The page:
07-10-26alumniawards..

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07-10-26alumniawards..

  1. 1. CONTACT: Amanda Nelson, (859) 323-6363 ext. 224 Public Relations http://w2.uky.edu/UKPR/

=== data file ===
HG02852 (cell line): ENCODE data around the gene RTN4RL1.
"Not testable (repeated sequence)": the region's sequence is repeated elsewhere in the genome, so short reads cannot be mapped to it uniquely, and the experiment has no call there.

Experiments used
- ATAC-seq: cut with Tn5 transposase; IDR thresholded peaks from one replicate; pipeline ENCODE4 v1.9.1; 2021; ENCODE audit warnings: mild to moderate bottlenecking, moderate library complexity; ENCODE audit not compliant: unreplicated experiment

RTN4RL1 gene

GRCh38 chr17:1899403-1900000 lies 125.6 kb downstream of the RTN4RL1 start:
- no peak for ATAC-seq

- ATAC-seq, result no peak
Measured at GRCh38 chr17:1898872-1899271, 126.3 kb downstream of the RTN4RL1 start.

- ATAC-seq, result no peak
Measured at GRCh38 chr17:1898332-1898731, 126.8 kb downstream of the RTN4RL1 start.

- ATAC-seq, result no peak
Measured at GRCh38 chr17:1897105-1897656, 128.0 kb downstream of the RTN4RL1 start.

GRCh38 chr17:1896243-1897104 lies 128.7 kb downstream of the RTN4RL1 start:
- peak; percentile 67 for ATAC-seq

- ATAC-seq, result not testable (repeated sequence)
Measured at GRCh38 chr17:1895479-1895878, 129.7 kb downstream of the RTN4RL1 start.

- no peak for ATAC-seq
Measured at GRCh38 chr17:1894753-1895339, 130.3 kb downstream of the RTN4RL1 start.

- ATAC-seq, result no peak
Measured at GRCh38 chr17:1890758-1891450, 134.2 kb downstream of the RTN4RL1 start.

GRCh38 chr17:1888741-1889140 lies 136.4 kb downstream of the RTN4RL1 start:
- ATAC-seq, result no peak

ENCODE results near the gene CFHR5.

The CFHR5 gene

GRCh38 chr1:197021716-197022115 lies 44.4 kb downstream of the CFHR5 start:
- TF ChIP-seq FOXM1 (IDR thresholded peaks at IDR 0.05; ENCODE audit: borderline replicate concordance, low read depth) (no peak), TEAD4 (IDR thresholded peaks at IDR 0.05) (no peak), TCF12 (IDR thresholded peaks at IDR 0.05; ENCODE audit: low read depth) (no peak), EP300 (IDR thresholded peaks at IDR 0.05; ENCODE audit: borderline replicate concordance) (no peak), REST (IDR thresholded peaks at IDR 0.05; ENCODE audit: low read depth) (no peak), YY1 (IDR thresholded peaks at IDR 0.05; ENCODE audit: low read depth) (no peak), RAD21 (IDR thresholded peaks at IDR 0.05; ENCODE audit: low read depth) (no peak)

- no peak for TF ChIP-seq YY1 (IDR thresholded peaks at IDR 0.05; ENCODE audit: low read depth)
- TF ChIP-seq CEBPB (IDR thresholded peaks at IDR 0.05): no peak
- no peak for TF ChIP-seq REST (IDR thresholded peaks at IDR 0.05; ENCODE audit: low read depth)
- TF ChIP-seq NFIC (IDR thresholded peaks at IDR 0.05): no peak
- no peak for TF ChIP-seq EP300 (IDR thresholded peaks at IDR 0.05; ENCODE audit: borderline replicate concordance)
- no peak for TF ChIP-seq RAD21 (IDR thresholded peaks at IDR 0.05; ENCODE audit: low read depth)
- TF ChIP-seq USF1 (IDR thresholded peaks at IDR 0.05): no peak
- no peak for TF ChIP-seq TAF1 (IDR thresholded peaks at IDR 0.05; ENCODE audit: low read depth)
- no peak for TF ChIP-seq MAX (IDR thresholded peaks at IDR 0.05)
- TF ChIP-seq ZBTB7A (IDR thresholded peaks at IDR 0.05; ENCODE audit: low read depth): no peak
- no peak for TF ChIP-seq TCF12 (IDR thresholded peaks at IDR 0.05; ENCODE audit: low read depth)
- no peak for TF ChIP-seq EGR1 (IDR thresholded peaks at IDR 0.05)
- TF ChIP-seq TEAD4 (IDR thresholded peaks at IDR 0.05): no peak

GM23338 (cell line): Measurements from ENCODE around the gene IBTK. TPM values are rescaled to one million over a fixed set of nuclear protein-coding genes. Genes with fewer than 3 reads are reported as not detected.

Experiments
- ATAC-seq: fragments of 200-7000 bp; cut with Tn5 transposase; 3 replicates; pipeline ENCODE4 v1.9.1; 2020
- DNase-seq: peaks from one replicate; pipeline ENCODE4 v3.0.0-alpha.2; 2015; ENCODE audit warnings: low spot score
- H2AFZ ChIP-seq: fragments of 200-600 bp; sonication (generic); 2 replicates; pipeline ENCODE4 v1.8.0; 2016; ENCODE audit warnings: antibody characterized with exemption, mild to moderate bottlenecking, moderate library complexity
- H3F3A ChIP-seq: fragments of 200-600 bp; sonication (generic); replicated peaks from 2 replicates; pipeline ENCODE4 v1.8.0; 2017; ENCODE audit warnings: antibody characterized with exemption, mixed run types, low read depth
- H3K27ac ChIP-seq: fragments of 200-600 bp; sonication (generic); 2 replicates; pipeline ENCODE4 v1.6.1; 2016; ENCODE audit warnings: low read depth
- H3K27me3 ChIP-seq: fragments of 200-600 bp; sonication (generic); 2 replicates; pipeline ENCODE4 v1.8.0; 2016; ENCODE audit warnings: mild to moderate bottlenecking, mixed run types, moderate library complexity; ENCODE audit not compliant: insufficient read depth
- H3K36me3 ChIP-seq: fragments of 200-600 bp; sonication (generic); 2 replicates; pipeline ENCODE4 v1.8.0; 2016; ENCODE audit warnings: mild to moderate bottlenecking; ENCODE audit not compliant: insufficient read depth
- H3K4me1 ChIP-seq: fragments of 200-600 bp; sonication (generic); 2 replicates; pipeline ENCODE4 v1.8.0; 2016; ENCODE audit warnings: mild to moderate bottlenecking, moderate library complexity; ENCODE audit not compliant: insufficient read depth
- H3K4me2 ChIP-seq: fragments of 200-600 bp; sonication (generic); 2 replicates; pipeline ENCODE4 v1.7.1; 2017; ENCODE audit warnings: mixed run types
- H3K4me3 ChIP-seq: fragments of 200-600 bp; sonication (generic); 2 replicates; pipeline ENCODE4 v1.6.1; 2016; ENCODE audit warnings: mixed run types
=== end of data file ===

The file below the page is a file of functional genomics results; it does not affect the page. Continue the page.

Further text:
2. 2. FOR RELEASE Medical Alumni Award Recipients Lexington, Ky. (Oct. 26, 2007)  The University of Kentucky College of Medicine honored the recipients of its 2007 Medical Alumni Association Awards during a ceremony Oct. 19 in conjunction with its Reunion Weekend. Dr. Paul G. Barash, a 1967 College of Medicine graduate, received the Distinguished Alumnus Award. This honor recognizes graduates of the medical school or residency program who have achieved a high level of excellence in their careers through research, public policy, development of innovations and/or delivery of exceptional quality of care to their patients. Barash, a native of Brooklyn, Ny., received a bachelor’s degree from City College of New York and completed his residency at Yale-New Haven Medical Center. He also received an honorary master’s degree from Yale University. Perhaps his most noted accomplishment was serving as chairman of the Department of Anesthesiology for Yale University from 1982-1994. He currently serves as a member of the Yale College of Medicine faculty. He has authored more than 150 journal publications, edited more than a dozen books and written more than 60 anesthesiology textbook chapters. He has been an examiner for the American Board of Anesthesiology, chair of a multicenter study on Perioperative Ischemia, president of the Society of Cardiovascular Anesthesiologists and has held more than 20 editorial board appointments for various anesthesiology journals. Barash has been included on lists of Best Doctors in America, Best Doctors in the Northeast United States and America’s Top Physicians. In addition, he has been recipient of a Teacher of the Year Award from Yale University. Barash lives in Orange, Conn. Dr. William A. Baumgartner, a 1973 UK College of Medicine graduate, also received the Distinguished Alumnus Award. Baumgartner, a native of Covington, Ky., received a bachelor’s degree from Xavier University and completed his residency at Stanford University Medical Center. He is currently Vincent L. Gott Professor for the Johns Hopkins Medicine Division of Cardiac Surgery and cardiac surgeon-in-charge. Baumgartner has held top posts in several national and international professional organizations including past-president of